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Am J Prev Med. 2015 Nov;49(5):800-808. doi: 10.1016/j.amepre.2015.04.026. Epub 2015 Jul 15.

Economic Impact of Tobacco Price Increases Through Taxation: A Community Guide Systematic Review.

Author information

Community Guide Branch, Center for Surveillance, Epidemiology and Laboratory Services, CDC, Atlanta, Georgia.
Community Guide Branch, Center for Surveillance, Epidemiology and Laboratory Services, CDC, Atlanta, Georgia. Electronic address:
Institute for Health Research and Policy, University of Illinois at Chicago, Chicago, Illinois.
Division of Epidemiology and Community Health, School of Public Health, University of Minnesota, Minneapolis, Minnesota.
Bureau of Chronic Disease Prevention and Tobacco Control, New York City Department of Health and Mental Hygiene, New York, New York.
Office on Smoking and Health, National Center for Chronic Disease Prevention and Health Promotion, CDC, Atlanta, Georgia.
Institute for Health and Productivity Studies, Johns Hopkins Bloomberg School of Public Health, Bethesda, Maryland.
Los Angeles County Department of Public Health, Los Angeles, California.



Tobacco use is a leading cause of preventable death in the U.S. and around the world. Increasing tobacco price through higher taxes is an effective intervention both to reduce tobacco use in the population and generate government revenues. The goal of this paper is to review evidence on the economic impact of tobacco price increases through taxation with a focus on the likely healthcare cost savings and improvements in employee productivity.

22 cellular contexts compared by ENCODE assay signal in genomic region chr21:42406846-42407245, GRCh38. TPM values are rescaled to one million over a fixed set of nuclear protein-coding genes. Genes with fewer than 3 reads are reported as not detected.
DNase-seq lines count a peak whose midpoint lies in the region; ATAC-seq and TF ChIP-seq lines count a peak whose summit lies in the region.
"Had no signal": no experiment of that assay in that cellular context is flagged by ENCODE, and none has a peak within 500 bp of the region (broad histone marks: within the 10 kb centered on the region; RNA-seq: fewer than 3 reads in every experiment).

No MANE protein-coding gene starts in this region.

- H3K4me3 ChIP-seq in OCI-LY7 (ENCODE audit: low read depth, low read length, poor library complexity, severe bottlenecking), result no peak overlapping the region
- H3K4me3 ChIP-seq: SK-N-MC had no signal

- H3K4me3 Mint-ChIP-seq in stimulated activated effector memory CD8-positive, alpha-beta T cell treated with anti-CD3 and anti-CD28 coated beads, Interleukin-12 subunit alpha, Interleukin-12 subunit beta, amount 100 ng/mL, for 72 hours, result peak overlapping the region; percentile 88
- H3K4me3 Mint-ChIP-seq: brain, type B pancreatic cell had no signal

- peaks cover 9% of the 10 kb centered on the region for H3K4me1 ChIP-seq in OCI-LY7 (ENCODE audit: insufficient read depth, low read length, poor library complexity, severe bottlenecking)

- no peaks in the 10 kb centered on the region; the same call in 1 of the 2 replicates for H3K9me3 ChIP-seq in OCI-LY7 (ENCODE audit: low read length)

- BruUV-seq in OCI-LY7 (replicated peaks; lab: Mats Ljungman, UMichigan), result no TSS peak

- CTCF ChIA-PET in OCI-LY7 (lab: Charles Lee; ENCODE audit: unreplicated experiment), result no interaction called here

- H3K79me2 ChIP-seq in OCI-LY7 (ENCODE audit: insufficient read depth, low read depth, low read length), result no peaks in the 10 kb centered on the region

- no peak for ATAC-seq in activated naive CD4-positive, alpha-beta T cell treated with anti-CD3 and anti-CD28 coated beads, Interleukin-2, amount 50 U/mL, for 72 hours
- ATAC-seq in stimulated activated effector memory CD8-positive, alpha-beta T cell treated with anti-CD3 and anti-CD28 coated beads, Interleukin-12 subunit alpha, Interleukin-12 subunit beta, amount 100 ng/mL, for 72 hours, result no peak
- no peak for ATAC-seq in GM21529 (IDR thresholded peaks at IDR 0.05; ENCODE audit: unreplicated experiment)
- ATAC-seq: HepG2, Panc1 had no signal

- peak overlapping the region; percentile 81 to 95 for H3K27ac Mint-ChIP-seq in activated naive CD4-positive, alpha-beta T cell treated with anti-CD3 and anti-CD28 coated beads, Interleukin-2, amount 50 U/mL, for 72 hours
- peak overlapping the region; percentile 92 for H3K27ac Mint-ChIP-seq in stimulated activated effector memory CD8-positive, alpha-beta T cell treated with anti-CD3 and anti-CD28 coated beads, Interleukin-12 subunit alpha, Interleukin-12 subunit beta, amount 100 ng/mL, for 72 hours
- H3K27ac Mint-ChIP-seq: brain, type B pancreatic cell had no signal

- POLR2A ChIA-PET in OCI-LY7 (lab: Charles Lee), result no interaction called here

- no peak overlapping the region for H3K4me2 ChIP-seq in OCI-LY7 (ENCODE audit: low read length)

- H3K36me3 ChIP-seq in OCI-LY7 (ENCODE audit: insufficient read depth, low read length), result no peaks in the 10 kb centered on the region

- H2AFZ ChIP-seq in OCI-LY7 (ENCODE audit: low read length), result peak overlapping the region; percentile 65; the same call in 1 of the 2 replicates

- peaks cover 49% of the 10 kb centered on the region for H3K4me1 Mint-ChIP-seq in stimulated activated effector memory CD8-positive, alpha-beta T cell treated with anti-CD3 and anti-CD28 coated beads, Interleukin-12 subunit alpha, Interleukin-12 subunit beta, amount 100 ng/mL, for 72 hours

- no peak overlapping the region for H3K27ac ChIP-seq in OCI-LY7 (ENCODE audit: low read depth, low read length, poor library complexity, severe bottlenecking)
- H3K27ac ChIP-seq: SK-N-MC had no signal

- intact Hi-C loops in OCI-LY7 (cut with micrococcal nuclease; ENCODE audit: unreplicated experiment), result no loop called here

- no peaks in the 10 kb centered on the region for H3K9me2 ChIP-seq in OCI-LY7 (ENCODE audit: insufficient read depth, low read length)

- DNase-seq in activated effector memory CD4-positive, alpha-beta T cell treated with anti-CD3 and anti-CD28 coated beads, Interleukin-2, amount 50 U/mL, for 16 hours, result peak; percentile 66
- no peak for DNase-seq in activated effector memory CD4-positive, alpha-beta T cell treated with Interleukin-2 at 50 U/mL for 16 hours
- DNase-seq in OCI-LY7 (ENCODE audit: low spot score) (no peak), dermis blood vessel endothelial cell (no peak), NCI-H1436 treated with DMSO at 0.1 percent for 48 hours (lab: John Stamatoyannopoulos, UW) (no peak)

The search covered studies published in English from January 2000 to July 2012 and included evaluations of national, state, and local policies to increase the price of any type of tobacco product by raising taxes in high-income countries. Economic review methods developed for The Guide to Community Preventive Services were used to screen and abstract included studies. Economic impact estimates were standardized to summarize the available evidence. Analyses were conducted in 2012.


The review included eight modeling studies, with seven providing estimates of the impact on healthcare costs and three providing estimates of the value of productivity gains. Only one study provided an estimate of intervention costs. The economic merit of tobacco product price increases through taxation was determined from the overall body of evidence on per capita annual cost savings from a conservative 20% price increase.


The evidence indicates that interventions that raise the unit price of tobacco products through taxes generate substantial healthcare cost savings and can generate additional gains from improved productivity in the workplace.

[Indexed for MEDLINE]

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